15:13 GMT09 April 2020
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    President Donald Trump’s recent Huawei-related warnings, including threats to shut London out of the Five Eyes intelligence sharing alliance, and the National Security Council’s “interagency review” on the impact of Huawei 5G on NATO, may backfire on Washington, observers say.

    Washington has made a concerted effort to pressure its NATO and Five Eyes Alliance partners into abandoning plans to allow Chinese technology giant Huawei to build elements of their emerging 5G mobile networks.

    Despite the lack of any substantive evidence to indict Huawei on any of the charges presented by the US (i.e. that the company is engaged in a systematic industrial espionage campaign, or that it embeds secret spying tools into its products), the US has put immense pressure on allies to cut down ties with the company, even as evidence continues to emerge that the US’s own intelligence services have been engaged in spying on allies for decades.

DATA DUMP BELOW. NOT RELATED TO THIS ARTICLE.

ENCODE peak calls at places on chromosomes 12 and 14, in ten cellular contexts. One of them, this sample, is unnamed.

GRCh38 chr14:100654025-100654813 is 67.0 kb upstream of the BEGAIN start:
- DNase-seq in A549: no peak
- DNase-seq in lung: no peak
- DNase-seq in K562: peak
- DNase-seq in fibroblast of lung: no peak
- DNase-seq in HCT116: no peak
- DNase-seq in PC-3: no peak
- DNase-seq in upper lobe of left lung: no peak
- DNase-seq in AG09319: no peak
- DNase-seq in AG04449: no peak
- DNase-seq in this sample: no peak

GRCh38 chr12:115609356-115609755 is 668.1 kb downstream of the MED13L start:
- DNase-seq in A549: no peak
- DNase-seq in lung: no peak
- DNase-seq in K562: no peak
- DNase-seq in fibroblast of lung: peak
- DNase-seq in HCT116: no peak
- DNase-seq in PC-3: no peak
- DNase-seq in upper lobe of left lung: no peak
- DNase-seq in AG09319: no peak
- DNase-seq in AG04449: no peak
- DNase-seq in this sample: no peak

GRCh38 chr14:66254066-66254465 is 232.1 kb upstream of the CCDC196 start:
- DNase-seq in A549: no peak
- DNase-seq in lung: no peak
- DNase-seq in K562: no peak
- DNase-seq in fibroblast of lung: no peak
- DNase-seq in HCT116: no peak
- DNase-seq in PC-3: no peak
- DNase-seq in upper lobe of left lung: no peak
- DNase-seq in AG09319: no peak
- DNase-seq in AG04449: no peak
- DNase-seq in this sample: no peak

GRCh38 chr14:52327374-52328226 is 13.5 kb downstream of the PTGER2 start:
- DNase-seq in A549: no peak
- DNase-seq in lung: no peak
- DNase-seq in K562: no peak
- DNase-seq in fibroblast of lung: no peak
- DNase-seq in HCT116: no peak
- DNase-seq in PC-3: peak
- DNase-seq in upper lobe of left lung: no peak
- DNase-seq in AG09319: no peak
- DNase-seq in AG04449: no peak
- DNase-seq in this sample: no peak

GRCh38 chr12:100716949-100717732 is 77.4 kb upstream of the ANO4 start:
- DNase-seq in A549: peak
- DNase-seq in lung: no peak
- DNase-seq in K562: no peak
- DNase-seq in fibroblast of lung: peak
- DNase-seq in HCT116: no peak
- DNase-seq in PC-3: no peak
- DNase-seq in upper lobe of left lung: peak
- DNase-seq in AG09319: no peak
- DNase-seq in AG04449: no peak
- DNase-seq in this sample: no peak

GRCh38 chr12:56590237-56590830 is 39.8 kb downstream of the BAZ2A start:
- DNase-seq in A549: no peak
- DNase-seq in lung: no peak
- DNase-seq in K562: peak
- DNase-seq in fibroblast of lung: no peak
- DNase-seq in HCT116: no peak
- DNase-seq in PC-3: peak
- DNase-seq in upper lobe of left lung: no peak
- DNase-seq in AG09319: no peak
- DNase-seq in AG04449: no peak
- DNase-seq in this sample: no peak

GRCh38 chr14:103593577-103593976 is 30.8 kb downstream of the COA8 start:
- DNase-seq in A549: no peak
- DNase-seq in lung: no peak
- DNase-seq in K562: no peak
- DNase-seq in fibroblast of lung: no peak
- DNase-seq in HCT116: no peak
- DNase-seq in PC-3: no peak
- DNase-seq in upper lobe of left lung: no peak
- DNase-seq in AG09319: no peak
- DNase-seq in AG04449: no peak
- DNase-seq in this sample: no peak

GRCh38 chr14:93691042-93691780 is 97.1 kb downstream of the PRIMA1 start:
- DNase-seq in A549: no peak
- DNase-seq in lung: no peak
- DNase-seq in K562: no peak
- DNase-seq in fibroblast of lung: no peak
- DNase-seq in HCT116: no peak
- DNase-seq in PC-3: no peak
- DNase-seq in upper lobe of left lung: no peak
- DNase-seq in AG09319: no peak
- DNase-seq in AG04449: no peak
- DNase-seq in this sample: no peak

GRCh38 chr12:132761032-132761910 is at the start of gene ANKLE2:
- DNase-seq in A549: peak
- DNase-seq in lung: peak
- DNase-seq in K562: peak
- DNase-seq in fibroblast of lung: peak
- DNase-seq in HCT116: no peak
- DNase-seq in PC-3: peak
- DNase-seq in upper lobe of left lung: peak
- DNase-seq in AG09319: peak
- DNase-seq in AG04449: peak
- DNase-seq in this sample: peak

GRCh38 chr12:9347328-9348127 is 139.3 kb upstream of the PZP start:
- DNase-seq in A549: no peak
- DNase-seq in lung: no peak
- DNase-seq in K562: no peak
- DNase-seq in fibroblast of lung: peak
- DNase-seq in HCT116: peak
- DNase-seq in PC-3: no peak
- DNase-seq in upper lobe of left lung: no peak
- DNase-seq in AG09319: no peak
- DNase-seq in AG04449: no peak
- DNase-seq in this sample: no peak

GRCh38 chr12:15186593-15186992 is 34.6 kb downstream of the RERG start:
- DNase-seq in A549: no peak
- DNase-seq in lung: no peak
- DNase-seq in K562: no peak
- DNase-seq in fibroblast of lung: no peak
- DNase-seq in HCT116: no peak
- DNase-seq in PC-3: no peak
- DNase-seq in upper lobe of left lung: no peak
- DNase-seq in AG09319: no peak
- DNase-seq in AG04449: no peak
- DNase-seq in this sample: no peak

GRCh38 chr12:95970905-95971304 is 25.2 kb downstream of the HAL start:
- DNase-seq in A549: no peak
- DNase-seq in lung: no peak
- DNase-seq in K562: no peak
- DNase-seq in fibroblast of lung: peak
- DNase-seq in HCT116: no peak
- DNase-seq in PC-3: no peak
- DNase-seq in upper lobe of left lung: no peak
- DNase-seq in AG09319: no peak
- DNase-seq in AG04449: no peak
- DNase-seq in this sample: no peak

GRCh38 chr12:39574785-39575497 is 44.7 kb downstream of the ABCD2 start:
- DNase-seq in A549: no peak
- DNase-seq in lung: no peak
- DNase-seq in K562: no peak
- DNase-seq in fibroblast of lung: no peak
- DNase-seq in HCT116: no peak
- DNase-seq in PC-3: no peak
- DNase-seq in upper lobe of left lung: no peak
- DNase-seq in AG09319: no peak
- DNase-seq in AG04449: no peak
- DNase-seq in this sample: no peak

On Thursday, US officials told Bloomberg that the US National Security Council launched a review of military and intelligence cooperation with the UK in relation to Huawei-related threats.

    Meanwhile, a group of Tory lawmakers concerned that Prime Minister Johnson’s decision to allow Huawei to help build the UK’s 5G told reporters that they feared the Huawei move could put the much-needed post-Brexit trade deal with Washington in jeopardy, adding that they would try to pressure Number 10 into changing its mind.

    Similarly, in late February, US Air Force Gen. Tod Wolters, commander of US European Command, warned that that European networks that use equipment created by Chinese companies including Huawei and ZTE face a “heightened risk” of information theft “by the Chinese government,” while the Trump administration branded Huawei a “mafia”-like entity potentially engaged in the blackmail of UK lawmakers.